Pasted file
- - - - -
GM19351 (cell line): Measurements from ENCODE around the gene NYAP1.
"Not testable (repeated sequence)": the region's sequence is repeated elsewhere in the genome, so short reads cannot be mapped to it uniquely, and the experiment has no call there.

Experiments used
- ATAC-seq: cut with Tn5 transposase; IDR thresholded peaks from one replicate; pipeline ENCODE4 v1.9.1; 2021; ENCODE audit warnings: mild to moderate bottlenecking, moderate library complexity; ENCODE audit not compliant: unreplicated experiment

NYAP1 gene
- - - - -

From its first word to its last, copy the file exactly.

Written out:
GM19351 (cell line): Measurements from ENCODE around the gene NYAP1.
"Not testable (repeated sequence)": the region's sequence is repeated elsewhere in the genome, so short reads cannot be mapped to it uniquely, and the experiment has no call there.

Experiments used
- ATAC-seq: cut with Tn5 transposase; IDR thresholded peaks from one replicate; pipeline ENCODE4 v1.9.1; 2021; ENCODE audit warnings: mild to moderate bottlenecking, moderate library complexity; ENCODE audit not compliant: unreplicated experiment

NYAP1 gene